Search This Blog

Tuesday, December 18, 2007


Thanks to John over at Gruntosaurus Rex for the incredibly swift heads-up on this one. From Telegraph UK:


By Nicole Martin and Lucy Cockcroft
Last Updated: 7:27pm GMT 18/12/2007

BBC Radio 1 has bowed to mounting pressure to play the uncensored version of “Fairytale of New York” after a flood of complaints from listeners and the mother of the singer Kirsty MacColl. The station’s head of music, George Ergatoudis, had ordered the word to be removed from the single, which is in the running to be this year’s Christmas number one, for fear of upsetting homosexuals. He had stood by his decision to censor the duet between MacColl and Shane MacGowan of The Pogues, even though the station has been playing the song in full every year since it was first released in 1987. But after a day of heavy criticism, Mr Parfitt backed down, saying that the singers did not use the word with any “negative intent”.

He said: “Radio 1 does not play homophobic lyrics or condone bullying of any kind. It is not always easy to get this right, mindful of our responsibility to our young audience. I understand absolutely the thinking behind this decision. While we would never condone prejudice of any kind, we know our audiences are smart enough to distinguish between maliciousness and creative freedom.”

Fans were left baffled by the decision to bleep the word “faggot” from the line: “You scum bag, you maggot, you cheap, lousy faggot, Happy Christmas your arse, I pray God it’s our last.” They attacked the move as ridiculous, especially because Radio 2, which is considered more conservative, had decided to play the song in full.

MacColl’s mother, Jean, had dismissed the move as “pathetic and ridiculous”, saying that some of the world’s most famous writers used bawdy language. “Shane has written the most beautiful song and these characters live, they really live, and you have such sympathy for them,” she said. “Today we have a lot of gratuitous vulgarity, which I think is quite unnecessary. But these are characters and they speak like that.”

Radio 1 listeners also inundated the station’s website with complaints about the decision. One wrote: “What an absolutely ludicrous decision. How can a song be played so much for 20 years, yet suddenly it’s offensive? So Radio 1 will be censoring the song but Radio 2 won’t? Nice to see some consistency from PC BBC.” Another said: “I’m offended that you have edited this classic Christmas song. I would love to know what the person is like who, after 20 years of playing the song, now decides that someone 'might’ be offended. It’s pathetic.”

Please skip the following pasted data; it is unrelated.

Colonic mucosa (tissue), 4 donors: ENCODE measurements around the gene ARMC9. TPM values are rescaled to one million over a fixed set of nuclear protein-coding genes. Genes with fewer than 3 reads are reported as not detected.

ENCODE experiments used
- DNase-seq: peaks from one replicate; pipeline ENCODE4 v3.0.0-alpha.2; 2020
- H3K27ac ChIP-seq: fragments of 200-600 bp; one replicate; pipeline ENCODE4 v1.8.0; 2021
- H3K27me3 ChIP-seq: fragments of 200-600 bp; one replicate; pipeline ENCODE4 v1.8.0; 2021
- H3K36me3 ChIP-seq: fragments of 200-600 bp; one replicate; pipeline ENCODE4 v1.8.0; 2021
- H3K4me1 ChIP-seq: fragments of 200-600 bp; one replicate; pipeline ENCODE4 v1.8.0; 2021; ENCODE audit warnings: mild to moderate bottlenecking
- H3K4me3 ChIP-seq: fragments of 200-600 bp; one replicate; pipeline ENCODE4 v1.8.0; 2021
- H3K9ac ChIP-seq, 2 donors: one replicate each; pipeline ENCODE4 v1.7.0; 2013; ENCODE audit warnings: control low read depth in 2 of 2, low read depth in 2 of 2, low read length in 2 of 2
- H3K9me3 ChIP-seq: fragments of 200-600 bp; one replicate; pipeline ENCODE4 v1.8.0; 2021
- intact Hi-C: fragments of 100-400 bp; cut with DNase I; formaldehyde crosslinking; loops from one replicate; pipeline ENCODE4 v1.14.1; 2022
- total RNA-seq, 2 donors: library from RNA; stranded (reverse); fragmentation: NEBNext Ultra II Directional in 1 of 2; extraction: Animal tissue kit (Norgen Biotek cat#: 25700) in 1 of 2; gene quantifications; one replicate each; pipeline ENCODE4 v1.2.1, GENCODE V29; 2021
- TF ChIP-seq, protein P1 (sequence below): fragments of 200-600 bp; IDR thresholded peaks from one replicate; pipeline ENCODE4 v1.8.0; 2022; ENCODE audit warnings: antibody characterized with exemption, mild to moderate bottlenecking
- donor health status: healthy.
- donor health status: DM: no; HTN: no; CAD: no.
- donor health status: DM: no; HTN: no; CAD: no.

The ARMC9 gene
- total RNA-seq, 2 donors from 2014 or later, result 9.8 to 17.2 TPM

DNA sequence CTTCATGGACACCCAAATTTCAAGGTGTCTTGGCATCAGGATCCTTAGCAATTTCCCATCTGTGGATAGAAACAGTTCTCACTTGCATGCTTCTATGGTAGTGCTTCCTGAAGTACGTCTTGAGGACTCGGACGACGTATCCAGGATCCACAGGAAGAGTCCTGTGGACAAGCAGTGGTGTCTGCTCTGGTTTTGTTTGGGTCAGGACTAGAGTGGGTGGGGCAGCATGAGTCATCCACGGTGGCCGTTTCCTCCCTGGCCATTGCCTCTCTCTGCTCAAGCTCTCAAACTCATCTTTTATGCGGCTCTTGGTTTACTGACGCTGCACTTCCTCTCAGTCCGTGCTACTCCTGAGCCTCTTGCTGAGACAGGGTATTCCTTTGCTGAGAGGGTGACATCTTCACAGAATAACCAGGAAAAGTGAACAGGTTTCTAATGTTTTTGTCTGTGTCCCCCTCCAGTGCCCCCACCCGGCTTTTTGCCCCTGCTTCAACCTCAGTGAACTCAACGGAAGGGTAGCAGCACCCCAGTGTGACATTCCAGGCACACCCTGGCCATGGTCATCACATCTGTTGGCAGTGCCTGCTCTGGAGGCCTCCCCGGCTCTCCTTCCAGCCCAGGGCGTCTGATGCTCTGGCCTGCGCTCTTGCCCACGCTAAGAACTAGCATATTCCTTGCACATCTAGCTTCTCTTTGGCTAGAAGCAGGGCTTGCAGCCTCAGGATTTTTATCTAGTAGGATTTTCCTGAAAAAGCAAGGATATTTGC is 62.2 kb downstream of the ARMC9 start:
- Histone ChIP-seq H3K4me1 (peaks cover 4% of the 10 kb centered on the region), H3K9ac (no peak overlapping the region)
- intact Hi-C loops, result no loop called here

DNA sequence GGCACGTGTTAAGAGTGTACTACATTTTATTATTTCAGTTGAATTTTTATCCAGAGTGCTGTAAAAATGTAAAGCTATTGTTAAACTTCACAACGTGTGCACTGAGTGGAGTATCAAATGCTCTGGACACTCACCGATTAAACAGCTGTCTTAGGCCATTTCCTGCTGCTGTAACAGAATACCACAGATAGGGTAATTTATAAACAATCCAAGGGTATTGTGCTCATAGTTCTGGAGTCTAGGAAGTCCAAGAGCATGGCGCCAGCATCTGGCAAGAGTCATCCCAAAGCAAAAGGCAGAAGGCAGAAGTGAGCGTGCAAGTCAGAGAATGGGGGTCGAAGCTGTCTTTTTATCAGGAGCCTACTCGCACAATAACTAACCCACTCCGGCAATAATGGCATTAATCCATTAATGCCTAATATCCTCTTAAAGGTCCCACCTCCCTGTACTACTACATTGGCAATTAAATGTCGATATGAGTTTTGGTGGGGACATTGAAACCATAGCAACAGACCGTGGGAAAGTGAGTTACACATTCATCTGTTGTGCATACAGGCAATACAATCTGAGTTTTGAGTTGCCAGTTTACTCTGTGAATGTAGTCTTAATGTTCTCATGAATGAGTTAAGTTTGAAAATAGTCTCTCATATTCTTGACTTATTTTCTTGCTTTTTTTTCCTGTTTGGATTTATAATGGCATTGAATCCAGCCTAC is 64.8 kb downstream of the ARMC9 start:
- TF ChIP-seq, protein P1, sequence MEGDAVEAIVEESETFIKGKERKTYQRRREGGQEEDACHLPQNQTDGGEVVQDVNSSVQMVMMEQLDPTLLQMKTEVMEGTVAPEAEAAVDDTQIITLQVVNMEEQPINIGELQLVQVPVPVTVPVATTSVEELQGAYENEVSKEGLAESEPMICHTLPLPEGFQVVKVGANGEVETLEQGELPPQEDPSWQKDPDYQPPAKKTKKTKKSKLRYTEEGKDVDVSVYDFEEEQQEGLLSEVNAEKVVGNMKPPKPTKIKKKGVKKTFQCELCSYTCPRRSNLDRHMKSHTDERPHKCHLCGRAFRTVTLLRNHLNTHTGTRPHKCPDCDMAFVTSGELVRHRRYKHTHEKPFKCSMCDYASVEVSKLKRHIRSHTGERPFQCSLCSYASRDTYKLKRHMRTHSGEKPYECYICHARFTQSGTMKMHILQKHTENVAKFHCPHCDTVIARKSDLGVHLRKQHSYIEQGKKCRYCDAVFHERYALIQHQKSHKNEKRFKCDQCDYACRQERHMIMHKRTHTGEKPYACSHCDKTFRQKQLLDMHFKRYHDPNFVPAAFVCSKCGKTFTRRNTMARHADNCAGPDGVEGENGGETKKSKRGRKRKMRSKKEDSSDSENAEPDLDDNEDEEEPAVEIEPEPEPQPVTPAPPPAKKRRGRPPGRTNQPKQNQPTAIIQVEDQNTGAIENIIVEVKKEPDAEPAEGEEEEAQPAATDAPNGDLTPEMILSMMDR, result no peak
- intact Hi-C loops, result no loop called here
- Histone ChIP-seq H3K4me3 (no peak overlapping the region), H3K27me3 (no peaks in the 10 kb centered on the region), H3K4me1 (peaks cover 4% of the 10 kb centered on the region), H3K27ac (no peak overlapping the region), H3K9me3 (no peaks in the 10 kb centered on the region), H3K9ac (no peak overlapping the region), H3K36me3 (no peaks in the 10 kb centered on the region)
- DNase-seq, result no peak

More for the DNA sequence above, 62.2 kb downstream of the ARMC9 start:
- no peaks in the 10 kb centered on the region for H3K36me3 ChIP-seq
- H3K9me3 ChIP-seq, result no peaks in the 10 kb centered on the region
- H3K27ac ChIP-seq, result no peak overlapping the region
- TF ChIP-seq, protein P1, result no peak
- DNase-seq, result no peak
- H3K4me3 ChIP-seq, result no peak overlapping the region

Even gay rights campaigners had criticised the decision as “misguided." Andrew Gilliver, spokesman for the Lesbian and Gay Foundation, said: “I have spent hours ringing around and trawling the internet and I can’t find anyone in the gay community who is offended by this song, in fact it is well loved. Obviously that word put in a different context can be offensive, but not in this song, it is about how the word is used. I don’t think it is offensive here, unlike the homophobic language used in rap music. By making this an issue we are just bringing that word to the fore again, it’s creating a problem where there isn’t one.”

"Fairytale Of New York" has been covered by more than 10 different bands since it first hit top spot in Ireland in 1987. In 2000, Ronan Keating and Maire Brennan caused controversy when they changed the sentence “you cheap lousy faggot” to “you’re cheap and you’re haggard” in their cover version.

Shane MacGowan told Channel 4 News the row “says more about Radio 1 than about me or about anyone else," adding that it was “probably quite a good thing, really ... because everyone will want to know what the bleeps are”. He seemed bemused by the fuss, saying: “It’s just a pop song at the end of the day.” Asked if he was upset about Radio 1’s decision to edit the lyrics, MacGowan replied: “I can get through that one without any trouble.”

But gay rights campaigner Peter Tatchell said that Radio 1’s U-turn was evidence of double standards. He said: “I doubt that the BBC would take the same relaxed attitude if this song included the n-word" or other ethnic slurs. For the sake of consistency, the f-word should be deleted. The BBC and other media urgently need to agree a consistent policy covering all forms of prejudiced language so that homophobic, racist, anti-Semitic and sexist words are all treated in the same way,” he said.

Shane McGowan, your daughter's new boyfriend.

No comments: